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ABOUT US

Jason Fry and Greg Prince
Faith and Fear in Flushing made its debut on Feb. 16, 2005, the brainchild of two longtime friends and lifelong Met fans.

Greg Prince discovered the Mets when he was 6, during the magical summer of 1969. He is a Long Island-based writer, editor and communications consultant. Contact him here.

Jason Fry is a Brooklyn writer whose first memories include his mom leaping up and down cheering for Rusty Staub. Check out his other writing here.

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Deep Breaths

Wednesday night’s win over the Marlins was full of encouraging signs for the Mets, and left me feeling something I’ve rarely felt in a tight race’s last few days: a sense of calm.

Seth Lugo looked shaky early, struggling to command his pitches and reminding us that for all his meritorious service, he’s written an out-of-nowhere story that makes Jacob […]

The One That Never Came in View

One of the great frustrations of being a fan is how different a team can look on successive days. In one game absolutely nothing works; less than 24 hours later everything does. Or vice versa, of course. Players know this far better than we do and respond to it with a studied stoicism that we sometimes […]

The Game That Wouldn’t Get Away

Sometimes you look at the screen and you know you’re doomed. Then you look at the tiny score bug in the corner of the screen and realize you’re not. You’re losing in all facets of the game, especially on the scoreboard, but it hits you after a while that the game is neither over nor […]

Act Like You Haven’t Been There Before

Brandon Nimmo is more than just happy to be here, but make no mistake: he’s happy to be here. Look at the smile that accompanied him around the bases after he bopped the first home run of his career, the one that elevated the Mets to a 7-1 lead en route to a soggy 10-2 […]

Last Man Not Standing

Well now. The Mets, baseball’s worst second-place, currently-qualified-for-postseason-play team, won a game that was alternately exasperating, entertaining, frightening, amusing, and mostly befuddling.

If you missed it, Steven Matz cruised through four innings, facing the minimum and watching as the Mets put up an eight-spot against punching bag Aaron Blair. At which point everything — no really, everything — […]

Still Going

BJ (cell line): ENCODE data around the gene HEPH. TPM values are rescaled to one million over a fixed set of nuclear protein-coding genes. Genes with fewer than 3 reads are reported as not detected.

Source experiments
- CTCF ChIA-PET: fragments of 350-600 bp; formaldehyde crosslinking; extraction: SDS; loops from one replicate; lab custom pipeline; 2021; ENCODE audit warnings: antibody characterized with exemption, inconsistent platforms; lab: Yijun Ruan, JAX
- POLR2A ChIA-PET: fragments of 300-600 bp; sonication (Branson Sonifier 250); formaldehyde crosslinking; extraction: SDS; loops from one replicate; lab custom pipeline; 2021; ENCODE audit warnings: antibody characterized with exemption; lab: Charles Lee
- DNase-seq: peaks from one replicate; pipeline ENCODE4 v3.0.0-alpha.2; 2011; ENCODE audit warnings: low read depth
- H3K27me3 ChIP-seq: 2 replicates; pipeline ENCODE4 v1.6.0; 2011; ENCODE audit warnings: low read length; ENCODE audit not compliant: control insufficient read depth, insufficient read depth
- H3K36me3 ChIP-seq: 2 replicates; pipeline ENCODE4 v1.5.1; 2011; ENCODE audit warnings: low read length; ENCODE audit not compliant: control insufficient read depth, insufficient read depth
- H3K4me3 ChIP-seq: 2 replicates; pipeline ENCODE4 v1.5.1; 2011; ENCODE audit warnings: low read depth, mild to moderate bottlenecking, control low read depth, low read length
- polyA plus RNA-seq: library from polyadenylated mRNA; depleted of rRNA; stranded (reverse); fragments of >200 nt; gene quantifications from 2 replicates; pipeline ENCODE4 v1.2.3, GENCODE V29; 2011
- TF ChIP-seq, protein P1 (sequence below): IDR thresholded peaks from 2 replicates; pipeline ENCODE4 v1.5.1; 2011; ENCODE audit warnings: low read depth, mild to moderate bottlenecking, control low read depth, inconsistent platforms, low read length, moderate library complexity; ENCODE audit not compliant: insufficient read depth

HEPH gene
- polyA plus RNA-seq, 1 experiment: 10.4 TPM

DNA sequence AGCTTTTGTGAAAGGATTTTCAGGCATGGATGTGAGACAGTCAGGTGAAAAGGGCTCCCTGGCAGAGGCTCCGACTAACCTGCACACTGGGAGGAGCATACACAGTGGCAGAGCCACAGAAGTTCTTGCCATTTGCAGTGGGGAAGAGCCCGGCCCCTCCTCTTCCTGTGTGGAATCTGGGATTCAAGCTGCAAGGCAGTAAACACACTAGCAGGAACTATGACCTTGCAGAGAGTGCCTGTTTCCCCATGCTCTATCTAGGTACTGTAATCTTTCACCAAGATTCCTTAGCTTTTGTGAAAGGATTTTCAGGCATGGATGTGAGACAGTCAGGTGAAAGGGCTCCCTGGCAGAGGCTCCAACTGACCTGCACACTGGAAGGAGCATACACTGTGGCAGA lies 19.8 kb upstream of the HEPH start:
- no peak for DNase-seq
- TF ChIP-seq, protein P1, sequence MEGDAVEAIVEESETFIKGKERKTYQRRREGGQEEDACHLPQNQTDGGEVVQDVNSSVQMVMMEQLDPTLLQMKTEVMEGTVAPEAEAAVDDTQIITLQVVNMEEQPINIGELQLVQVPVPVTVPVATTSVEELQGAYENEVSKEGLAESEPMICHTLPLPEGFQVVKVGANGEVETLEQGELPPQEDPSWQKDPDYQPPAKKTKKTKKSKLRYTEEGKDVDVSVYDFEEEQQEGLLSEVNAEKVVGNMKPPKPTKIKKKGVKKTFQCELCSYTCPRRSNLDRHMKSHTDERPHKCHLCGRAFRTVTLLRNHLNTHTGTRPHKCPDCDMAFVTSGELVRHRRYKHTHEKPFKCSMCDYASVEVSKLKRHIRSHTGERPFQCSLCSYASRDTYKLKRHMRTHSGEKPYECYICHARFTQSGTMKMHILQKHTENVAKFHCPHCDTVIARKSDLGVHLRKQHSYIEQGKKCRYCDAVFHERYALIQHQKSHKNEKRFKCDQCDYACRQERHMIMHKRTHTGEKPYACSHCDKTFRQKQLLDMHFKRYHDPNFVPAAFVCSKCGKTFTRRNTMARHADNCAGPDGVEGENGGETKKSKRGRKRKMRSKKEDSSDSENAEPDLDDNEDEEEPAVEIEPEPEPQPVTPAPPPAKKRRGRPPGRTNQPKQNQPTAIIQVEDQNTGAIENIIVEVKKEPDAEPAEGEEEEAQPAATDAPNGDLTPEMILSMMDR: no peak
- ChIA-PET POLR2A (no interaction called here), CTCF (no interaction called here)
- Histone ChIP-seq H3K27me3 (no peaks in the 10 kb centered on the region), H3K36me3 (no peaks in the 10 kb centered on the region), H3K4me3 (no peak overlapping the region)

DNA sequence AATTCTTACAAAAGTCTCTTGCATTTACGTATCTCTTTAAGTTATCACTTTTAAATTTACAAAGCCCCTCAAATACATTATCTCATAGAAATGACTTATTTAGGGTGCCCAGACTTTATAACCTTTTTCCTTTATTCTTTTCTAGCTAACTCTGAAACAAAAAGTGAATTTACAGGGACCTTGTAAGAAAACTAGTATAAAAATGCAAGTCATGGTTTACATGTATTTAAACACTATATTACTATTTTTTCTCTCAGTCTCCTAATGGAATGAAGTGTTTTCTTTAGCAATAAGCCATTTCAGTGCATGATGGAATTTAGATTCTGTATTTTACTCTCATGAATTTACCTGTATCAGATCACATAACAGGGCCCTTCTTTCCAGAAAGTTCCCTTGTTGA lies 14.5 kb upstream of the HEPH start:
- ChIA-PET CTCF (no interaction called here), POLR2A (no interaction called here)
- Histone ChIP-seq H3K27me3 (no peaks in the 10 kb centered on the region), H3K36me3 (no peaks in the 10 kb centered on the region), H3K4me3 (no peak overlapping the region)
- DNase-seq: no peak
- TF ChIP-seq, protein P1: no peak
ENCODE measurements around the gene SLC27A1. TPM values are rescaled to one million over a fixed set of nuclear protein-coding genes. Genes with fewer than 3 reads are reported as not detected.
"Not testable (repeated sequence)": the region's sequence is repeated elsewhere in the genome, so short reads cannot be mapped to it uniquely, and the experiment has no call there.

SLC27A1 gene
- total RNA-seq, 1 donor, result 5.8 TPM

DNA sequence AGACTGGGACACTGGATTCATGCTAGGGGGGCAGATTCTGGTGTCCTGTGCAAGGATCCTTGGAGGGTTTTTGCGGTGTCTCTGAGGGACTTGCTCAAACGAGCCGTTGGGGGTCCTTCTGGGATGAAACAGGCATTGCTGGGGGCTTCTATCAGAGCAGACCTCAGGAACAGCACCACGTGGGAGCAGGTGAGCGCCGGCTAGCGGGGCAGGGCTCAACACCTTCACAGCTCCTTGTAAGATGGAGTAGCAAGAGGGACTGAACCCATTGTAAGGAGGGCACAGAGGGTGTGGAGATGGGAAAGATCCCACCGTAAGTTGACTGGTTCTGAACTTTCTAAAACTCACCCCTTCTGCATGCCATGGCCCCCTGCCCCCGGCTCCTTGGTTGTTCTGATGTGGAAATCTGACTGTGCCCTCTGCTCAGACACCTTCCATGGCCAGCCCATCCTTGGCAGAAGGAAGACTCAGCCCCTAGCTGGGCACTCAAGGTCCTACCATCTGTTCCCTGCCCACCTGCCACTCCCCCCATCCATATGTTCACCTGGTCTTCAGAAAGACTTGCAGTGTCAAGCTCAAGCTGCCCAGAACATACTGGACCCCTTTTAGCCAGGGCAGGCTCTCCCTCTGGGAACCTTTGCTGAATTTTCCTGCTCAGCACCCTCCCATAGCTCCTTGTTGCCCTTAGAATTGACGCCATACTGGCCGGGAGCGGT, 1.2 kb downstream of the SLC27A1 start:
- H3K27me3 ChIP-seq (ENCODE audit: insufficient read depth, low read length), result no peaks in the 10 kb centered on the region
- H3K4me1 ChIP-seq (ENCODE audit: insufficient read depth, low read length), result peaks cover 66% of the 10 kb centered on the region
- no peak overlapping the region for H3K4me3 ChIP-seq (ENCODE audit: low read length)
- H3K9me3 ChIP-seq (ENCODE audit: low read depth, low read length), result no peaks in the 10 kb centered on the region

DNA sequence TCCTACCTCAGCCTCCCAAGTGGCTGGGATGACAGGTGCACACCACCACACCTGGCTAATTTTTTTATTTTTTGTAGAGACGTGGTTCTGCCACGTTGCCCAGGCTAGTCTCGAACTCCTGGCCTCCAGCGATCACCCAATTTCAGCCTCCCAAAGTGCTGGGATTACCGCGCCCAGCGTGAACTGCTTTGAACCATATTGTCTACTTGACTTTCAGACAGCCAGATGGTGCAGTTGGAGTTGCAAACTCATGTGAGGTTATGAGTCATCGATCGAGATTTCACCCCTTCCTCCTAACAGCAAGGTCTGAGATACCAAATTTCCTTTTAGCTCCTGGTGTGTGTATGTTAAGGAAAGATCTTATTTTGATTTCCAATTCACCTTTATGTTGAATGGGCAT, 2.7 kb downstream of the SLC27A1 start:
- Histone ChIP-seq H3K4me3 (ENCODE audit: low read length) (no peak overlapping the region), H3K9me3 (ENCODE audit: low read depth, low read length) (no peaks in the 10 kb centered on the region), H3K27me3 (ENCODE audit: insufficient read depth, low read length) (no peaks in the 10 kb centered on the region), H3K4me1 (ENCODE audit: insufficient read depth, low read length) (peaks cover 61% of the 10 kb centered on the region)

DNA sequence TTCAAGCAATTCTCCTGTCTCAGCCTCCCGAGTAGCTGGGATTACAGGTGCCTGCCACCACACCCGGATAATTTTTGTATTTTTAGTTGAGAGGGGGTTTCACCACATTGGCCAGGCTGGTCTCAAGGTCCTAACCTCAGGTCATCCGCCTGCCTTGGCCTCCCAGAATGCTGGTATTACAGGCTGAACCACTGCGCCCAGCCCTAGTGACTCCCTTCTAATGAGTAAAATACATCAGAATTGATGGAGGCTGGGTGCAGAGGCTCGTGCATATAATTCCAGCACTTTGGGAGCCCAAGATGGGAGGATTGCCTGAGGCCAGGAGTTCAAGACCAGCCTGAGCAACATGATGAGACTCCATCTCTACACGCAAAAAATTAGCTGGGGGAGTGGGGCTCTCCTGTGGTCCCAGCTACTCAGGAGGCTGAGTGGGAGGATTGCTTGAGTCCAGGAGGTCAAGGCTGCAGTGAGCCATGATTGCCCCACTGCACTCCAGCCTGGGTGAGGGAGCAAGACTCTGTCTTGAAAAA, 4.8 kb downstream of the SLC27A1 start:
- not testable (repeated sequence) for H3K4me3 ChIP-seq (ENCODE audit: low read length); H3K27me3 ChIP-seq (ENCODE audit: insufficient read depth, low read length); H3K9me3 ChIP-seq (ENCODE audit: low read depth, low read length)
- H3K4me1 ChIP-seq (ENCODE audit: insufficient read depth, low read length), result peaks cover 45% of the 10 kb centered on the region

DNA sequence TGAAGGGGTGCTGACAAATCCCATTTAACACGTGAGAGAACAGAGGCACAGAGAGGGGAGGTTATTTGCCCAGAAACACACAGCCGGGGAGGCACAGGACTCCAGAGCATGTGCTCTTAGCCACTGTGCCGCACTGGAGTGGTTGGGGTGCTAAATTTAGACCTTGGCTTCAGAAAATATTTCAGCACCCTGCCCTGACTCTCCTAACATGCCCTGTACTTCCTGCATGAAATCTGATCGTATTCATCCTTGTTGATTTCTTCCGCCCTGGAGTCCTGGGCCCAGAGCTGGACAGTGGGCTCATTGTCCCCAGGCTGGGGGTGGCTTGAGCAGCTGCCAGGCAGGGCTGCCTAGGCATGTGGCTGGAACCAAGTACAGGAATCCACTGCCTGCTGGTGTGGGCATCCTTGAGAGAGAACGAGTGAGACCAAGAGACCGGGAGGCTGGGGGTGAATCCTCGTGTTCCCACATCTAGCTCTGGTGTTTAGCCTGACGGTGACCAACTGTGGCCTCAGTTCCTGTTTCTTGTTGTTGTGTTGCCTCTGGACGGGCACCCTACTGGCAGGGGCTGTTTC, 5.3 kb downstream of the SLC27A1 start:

Mets are down one to the allegedly lousy Braves in the bottom of the ninth with nobody out. Wilmer Flores is on first. James Loney has lashed a Jim Johnson pitch into the left-center gap. Flores is running. We probably have a few minutes until the situation resolves itself. I don’t want to say Wilmer […]

Get Your Hopes Up

The Mets have played 38.3% of their allotted baseball games for 2016, which in and of itself is no magic number, but if you do the math and calculate that 38.3% of a pie has been consumed, you understand 61.7% of it remains. If you express 61.7% as a decimal figure, the kind you’d see […]

Plan JV Looks Great (So Far)

It’s gonna be another summer without David Wright. Six to eight weeks of rest, and then they’ll see.

If you’re like me, you may have had an odd reaction to the news — a weird argument between head and heart.

Head sniffed that a .226 average, bushels of strikeouts and throwing woes at third didn’t seem impossible to […]

The Hitless Wonders of 2016

The Chicago White Sox were the sore thumb of my Logging for twenty seasons, ever since it was decided National League teams should play American League teams for something less than all the marbles. Whoever the junior circuit sent to Shea Stadium, I dutifully saw at least once, entering the encounter in the steno book […]

Not So Funny

Long night, short turnaround. Let’s rip the Band-Aid off, shall we?

In the bottom of the fifth, Steven Matz did something strange: he got his helmet and bat and headed for the on-deck circle, apparently all-business. Which was fine, except his spot in the order wasn’t up — it was several batters away. He wasn’t even close.

Matz […]